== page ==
Friday, October 12, 2012

Red Lights

Two hotshot college professors (Sigourney Weaver and Cillian Murphy) are the go-to debunkers of bogus supernatural phenomenon. When not teaching what appears to be an awesome class on the subject, they spend their time going around exposing charlatans; you know, phony psychics and people pretending their house is haunted and the such. One day, a former celebrity psychic (Robert DeNiro) whose supposed powers were never disproven comes out of retirement . Can our intrepid heroes take him down a notch? Could he be the real deal? What's up with all this strange, unexplainable shit suddenly happen to our heroes? And why does Weaver seem so reluctant to take on DeNiro?

I'm not going to lie, this movie catered to some of my interests, so I was on board right away. The first act or so is basically just mind porn for atheists and skeptics: Weaver and Murphy go around exposing frauds, explaining their tricks, and authoritatively asserting the fact that all this supernatural mumbo jumbo is a bunch of horseshit. I could have watched a whole movie about that. Hell, I could watch a TV series about these characters. So score another point for Rodrigo Cortes, who also directed the awesome Ryan-Reynolds-in-a-coffin movie Buried.

I suspect that Red Lights might seem slow to some audiences. Although the stakes do get raised significantly as the movie goes along, many folks might not see why it's such a big deal they disprove this psychic. Religious and superstitious folks might even take offense at the attitudes and actions of Weaver and Murphy's characters. Personally, I was emotionally invested, not just because of my own biases, but because of the strength of the performances, and the way the characters are developed to explain why this conflict becomes so important.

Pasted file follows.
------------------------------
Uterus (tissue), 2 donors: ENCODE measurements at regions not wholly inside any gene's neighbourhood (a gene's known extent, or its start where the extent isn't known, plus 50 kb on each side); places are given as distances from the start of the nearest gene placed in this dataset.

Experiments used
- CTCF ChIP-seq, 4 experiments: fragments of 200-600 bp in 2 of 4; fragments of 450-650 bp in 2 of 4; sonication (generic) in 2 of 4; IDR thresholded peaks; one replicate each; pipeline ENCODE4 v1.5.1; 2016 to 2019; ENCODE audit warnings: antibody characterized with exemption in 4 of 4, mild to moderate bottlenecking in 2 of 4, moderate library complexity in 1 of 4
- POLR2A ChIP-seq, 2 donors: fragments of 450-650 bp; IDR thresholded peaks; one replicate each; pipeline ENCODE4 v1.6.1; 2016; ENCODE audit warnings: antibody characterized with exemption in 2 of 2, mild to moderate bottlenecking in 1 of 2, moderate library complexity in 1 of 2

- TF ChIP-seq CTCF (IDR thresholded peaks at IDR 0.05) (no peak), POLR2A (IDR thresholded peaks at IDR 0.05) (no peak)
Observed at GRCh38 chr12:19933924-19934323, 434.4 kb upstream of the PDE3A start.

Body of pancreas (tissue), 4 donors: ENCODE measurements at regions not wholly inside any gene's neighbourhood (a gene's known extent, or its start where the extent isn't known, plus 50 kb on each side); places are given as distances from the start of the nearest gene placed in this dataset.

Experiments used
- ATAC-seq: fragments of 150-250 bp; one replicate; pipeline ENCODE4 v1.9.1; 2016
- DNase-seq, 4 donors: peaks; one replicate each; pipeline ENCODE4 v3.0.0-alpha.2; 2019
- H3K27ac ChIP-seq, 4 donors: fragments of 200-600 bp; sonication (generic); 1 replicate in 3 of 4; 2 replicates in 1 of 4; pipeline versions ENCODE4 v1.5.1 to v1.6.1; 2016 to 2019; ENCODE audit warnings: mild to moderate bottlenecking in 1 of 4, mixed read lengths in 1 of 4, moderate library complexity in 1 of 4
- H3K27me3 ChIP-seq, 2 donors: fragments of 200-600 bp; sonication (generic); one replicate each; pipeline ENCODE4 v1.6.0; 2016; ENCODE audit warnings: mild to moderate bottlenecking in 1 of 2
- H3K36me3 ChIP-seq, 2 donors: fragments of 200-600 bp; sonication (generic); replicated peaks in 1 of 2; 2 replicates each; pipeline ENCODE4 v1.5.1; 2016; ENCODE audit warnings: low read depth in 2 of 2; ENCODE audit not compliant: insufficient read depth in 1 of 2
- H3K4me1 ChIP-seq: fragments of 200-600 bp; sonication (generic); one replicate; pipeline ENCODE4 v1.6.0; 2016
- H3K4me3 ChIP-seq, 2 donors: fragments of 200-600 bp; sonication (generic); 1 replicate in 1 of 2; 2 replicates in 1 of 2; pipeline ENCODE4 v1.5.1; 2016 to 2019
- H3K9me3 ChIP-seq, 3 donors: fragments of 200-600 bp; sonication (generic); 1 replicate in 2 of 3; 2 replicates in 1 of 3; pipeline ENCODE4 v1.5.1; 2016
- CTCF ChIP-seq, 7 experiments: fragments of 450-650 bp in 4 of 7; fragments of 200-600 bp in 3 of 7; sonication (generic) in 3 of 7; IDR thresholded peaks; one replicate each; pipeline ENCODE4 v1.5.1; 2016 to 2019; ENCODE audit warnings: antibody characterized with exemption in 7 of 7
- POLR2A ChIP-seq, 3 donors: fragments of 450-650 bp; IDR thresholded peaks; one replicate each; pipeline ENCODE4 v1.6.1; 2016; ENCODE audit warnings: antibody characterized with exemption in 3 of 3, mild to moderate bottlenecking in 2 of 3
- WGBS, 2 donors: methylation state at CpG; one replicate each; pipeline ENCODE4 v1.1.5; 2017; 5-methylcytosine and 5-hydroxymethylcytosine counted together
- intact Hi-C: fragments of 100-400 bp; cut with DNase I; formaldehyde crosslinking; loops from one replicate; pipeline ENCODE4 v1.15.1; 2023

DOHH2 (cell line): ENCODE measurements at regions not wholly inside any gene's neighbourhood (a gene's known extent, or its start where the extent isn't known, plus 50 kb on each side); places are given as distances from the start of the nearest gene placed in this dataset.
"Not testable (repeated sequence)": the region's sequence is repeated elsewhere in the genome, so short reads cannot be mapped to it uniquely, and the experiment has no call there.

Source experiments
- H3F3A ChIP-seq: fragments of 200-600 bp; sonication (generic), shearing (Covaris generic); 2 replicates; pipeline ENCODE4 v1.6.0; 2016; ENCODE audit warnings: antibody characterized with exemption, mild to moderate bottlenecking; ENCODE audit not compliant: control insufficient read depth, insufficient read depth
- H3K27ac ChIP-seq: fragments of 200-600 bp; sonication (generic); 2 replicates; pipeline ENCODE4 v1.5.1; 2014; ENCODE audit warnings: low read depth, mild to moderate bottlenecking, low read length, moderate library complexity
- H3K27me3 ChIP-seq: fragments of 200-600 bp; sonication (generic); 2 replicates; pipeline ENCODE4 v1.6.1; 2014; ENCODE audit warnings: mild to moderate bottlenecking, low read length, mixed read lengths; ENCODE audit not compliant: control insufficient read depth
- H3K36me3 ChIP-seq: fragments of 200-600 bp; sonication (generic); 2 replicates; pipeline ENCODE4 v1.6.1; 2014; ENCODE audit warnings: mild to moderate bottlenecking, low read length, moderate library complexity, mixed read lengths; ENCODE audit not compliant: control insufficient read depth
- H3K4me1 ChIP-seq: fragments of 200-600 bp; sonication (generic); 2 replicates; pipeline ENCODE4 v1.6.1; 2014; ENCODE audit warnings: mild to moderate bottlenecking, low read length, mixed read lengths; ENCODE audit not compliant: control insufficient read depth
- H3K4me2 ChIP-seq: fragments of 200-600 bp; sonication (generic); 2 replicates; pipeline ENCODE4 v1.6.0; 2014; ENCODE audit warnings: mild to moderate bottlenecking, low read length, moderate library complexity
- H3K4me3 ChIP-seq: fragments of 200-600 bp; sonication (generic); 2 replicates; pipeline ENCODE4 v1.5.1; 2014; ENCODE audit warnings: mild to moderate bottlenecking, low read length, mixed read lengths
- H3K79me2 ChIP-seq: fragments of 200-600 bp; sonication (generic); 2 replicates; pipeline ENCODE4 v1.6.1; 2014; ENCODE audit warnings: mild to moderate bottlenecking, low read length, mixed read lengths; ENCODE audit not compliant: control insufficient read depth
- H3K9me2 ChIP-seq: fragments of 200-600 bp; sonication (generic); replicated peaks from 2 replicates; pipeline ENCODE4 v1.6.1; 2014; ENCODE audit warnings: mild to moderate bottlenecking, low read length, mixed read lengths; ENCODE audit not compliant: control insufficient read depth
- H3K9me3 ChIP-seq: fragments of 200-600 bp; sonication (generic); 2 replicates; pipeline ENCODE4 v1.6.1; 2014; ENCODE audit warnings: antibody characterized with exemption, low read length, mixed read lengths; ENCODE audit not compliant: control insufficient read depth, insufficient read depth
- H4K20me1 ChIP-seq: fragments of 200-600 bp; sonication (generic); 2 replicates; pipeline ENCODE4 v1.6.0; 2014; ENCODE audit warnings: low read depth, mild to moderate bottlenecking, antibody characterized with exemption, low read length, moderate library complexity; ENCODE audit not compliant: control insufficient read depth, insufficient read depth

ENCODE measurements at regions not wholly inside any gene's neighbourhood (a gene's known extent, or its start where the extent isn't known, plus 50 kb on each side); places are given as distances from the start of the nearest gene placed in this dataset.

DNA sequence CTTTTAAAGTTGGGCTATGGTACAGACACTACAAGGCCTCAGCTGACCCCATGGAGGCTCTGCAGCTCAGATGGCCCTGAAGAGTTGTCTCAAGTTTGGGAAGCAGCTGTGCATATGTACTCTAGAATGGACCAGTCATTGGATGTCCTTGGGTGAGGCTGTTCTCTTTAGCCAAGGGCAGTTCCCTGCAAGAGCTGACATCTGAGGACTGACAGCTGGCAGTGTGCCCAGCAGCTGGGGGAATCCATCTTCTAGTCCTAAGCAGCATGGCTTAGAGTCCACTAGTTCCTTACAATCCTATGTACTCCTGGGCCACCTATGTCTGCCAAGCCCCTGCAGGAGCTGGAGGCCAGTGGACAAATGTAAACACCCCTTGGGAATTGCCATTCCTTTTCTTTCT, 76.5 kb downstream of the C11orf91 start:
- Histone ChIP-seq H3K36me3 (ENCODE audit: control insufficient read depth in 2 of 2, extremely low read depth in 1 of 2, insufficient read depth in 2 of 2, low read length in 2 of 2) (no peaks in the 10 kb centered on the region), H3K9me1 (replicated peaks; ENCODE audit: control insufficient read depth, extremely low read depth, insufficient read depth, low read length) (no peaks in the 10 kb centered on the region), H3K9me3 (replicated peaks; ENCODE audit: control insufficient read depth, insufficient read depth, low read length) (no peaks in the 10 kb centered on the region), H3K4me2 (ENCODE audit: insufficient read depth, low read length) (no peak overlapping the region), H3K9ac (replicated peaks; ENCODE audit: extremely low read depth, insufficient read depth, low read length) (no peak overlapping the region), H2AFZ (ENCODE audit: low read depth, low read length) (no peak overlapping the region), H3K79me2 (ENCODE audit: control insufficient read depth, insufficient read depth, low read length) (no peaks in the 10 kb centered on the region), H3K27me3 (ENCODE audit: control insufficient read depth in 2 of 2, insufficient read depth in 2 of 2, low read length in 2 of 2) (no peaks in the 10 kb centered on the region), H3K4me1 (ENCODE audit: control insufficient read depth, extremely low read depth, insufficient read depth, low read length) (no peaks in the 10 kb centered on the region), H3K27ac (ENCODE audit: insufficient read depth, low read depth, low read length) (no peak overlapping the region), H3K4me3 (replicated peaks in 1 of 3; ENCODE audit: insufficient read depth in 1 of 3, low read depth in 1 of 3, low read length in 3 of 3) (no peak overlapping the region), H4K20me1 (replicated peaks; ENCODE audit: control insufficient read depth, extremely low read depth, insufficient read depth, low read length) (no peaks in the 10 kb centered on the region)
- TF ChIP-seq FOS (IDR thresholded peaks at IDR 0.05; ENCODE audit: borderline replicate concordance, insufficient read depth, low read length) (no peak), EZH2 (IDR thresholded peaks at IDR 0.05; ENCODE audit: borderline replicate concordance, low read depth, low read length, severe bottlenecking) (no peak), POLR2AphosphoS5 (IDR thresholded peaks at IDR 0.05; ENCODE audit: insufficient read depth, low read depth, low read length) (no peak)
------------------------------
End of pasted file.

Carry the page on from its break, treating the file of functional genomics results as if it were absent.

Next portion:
Which isn't to say that this movie is all talking and character development and no action. There is danger, a little bit of violence, death, intrigue, unexplainable phenomena and horror movie imagery. It's just that more of the entertainment comes from exploring the tension between the rational and irrational. The profs explaining how con men do their tricks. The weird things that start happening to Murphy (like birds flying into windows right at him) and whether or not that have a logical explanation. A viruoso sequence, presented as a documentary, where scientists examine DeNiro's supposed abilities.

The thing about a lot of these horror movies where a skeptic tries to disprove some sort of supernatural event is that the skeptic is almost always wrong. The ghosts will turn out to be real, or best case scenario the movie leaves it ambiguous, because who really knows the truth, right? (Ugh). Movies are so shy about ever coming down on the side of the skeptics; it never turns out that it was just a con all along. I don't want to spoil Red Lights, but it's one of the few movies I've seen that really, seriously weighs the skeptical argument and gets you on their side. As you watch it, you will actually believe that there is a good chance that DeNiro will turn out to be a phony.

Of course, you realize then that the movie can only end one of two ways: either DeNiro is a fake and psychics don't exist, or he is the real deal and they do. If he's for real, then that's kind of a disappointing because the heroes were wrong the whole time. If he's not, that's cool but it's not much of a surprise and might feel a little anticlimactic. Amazingly, Red Lights manages to find a third option that I never considered, one which blew my mind a little. Not everyone is going to like it, but if you're willing to follow this movie where it goes, it's an enormously surprising and satisfying ending that, I think, plays fair by its own rules.

Rating: B+

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